Cards' Campbell won't rest on his laurels now that he has cashed in
The Cardinals' franchise player, Calais Campbell recently got a rich new contract
A good pass-rusher, Campbell honed his run-stopping to become a complete end
Campbell is still focused on improving, including forcing more turnovers this year
Bumping his head while walking through the doorway. Trying to get comfortable in a coach seat on an airplane. Crouching lower, (lower, lower) to get his face in the picture frame.
Oh, the thrall of being tall. Calais Campbell, the Cardinals' nouveau riche defensive end, has experienced it ever since he was 15 and his growth spurt finally maxed out at 80 inches.
"I've learned the hard way to duck," said Campbell, who has painful memories about the times he has forgotten to drop his noggin. "I enjoyed being big (growing up). I wasn't very good at hide-and-seek, but beside that I liked being big."
The 6-foot-8 Campbell certainly can't conceal himself on a football field -- not just because he's a human skyscraper, but because of all that he does. Campbell had a career season in 2011, his fourth in the NFL, when he led the Cardinals with eight sacks, had 73 tackles, broke up 10 passes, intercepted one, and forced two fumbles.
We should also mention that Campbell blocked three field goal attempts (giving him five for his career), including his stuff of a game-winning attempt by Rams kicker Josh Brown on the final snap of regulation in Week 9. The Cardinals won moments later in overtime when rookie Patrick Peterson returned a punt 99 yards for a touchdown.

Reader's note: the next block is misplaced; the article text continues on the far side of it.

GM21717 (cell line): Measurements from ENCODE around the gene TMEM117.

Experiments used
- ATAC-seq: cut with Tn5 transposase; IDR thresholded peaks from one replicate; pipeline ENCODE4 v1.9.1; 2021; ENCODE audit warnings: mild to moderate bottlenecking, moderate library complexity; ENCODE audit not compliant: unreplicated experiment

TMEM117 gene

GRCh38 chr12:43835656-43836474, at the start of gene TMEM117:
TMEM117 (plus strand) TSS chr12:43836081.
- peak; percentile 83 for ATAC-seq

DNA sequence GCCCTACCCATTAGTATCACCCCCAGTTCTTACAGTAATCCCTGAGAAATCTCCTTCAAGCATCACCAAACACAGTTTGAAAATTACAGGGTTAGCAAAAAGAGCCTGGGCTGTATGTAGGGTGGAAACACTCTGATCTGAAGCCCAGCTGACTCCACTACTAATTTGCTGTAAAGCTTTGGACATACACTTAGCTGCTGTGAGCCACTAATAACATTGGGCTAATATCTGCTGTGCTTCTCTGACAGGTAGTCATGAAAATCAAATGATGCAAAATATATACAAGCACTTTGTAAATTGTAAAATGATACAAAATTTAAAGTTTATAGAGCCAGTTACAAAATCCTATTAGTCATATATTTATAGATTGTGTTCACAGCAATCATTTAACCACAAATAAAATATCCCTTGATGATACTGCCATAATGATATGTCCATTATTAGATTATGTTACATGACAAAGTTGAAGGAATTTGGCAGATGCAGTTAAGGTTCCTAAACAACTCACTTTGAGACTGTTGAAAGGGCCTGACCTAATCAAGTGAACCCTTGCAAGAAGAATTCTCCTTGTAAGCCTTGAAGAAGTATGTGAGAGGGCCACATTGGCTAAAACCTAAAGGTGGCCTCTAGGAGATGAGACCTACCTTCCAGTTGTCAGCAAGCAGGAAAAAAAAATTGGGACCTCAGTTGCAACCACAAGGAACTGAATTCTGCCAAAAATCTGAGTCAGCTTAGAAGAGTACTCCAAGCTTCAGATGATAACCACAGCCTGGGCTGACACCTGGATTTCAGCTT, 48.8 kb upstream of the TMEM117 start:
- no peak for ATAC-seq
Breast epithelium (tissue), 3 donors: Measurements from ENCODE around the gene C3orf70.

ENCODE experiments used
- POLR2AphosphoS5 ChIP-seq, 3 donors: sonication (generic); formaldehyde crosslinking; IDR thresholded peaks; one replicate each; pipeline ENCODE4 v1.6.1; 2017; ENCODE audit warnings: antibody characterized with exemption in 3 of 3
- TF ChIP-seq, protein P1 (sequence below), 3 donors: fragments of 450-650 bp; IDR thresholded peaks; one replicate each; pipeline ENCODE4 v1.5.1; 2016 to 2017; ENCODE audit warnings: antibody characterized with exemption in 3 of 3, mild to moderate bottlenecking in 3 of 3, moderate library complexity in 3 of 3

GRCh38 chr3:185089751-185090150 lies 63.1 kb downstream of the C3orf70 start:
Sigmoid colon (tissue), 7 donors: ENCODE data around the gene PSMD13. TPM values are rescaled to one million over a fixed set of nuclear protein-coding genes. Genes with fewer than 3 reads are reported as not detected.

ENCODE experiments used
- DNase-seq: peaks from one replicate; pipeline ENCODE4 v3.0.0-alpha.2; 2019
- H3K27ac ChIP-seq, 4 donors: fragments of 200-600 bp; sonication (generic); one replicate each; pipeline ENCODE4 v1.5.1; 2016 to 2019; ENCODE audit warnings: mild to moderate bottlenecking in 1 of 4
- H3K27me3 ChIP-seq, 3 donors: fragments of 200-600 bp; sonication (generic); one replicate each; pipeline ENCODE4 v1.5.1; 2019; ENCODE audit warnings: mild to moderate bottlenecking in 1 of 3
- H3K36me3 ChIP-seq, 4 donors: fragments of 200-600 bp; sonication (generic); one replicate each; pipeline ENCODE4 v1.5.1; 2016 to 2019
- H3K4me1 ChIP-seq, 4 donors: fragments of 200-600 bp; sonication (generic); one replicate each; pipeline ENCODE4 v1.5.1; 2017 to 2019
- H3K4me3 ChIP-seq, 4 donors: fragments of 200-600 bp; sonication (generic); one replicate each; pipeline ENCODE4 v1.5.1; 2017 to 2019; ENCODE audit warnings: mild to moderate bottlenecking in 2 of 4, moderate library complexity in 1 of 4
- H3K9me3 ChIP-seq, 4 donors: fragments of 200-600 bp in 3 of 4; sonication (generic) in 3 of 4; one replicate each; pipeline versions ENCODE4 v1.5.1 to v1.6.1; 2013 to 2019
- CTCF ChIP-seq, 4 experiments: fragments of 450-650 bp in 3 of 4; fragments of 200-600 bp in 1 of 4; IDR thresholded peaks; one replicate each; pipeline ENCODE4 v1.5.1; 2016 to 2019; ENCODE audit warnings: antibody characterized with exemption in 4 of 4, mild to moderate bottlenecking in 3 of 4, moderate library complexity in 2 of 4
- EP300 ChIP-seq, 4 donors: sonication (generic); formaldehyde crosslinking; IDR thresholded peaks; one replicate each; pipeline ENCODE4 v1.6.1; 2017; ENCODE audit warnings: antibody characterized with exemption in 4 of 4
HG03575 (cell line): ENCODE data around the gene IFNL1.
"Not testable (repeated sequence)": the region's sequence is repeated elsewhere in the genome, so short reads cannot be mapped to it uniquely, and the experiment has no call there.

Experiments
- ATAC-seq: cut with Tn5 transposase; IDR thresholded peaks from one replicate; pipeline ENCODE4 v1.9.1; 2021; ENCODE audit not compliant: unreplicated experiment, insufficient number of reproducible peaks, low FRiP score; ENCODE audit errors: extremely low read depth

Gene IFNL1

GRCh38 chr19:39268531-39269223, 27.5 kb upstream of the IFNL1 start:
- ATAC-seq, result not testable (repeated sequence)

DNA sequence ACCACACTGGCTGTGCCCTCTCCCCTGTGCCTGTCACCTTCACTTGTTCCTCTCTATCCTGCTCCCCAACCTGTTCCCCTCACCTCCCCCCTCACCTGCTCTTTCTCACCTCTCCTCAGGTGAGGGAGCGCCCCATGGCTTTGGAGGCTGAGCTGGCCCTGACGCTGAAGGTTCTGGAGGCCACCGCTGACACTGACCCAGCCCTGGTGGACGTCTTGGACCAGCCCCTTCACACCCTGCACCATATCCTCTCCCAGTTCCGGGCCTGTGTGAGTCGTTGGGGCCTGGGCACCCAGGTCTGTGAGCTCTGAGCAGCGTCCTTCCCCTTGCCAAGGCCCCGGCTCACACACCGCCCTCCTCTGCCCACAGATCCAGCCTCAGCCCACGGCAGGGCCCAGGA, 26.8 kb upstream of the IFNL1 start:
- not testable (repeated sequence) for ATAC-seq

The Cardinals know that Campbell is one of their core players, and they acknowledged it on March 2 by putting a franchise tag on him. That status lasted until earlier this month, when Campbell signed a new, five-year contract that is estimated to be worth $55 million, including a $31 million guarantee. The yearly average of $11 million reportedly puts Campbell No. 3 on the Cardinals player payroll behind wide receiver Larry Fitzgerald ($16.1 million) and quarterback Kevin Kolb ($12.4 million).
Removing the franchise tag lifted a big weight from Campbell's lofty shoulders.
"That was huge," he said. "Having the uncertainty about my future and just everybody asking questions ... really does take away from the game. Now that that's behind me, I can just relax and focus on football."
Don't misinterpret that comment. If you think that Campbell believes he is now living on Easy St. and can shift into cruise control for the rest of his career, you're mistaken. He has played only four NFL seasons. In September he will turn 26. This big cat is just starting to scratch the surface in terms of his potential.
"I've got a lot more in the tank," Campbell said. "I don't feel like I've really played as well as I can play. I feel like I can be a better player in the years to come.
"I want to get better in all aspects of my game, as far as being consistent and making big plays. I really want to concentrate on creating turnovers. I think that's one of the biggest things you can do to give your team a chance to win -- cause turnovers. So that's what I really want to do. Recover fumbles, force fumbles, intercept passes myself or tip balls, giving linebackers and DBs a chance to intercept them."
Campbell plays in a 3-4 defense, where even a 6-8 end sometimes gets obscured. Often, his role is to tie up a blocker, sometimes two, so one of his teammates can get to the hole and make the tackle. The dirty work frequently goes unnoticed by the average fan, but not by Campbell's teammates and coaches.
"He does a number of different things really well," Cardinals coach Ken Whisenhunt said. "A lot of guys play with effort, and he does that, but his finish and his unselfishness are outstanding. If he's asked to go inside and eat up two guys on a stunt, he does that. He does it just so the other guy can come around from the inside, looping on a stunt, to get free on the outside. The unselfish effort that he puts in is what being part of a great defense is all about."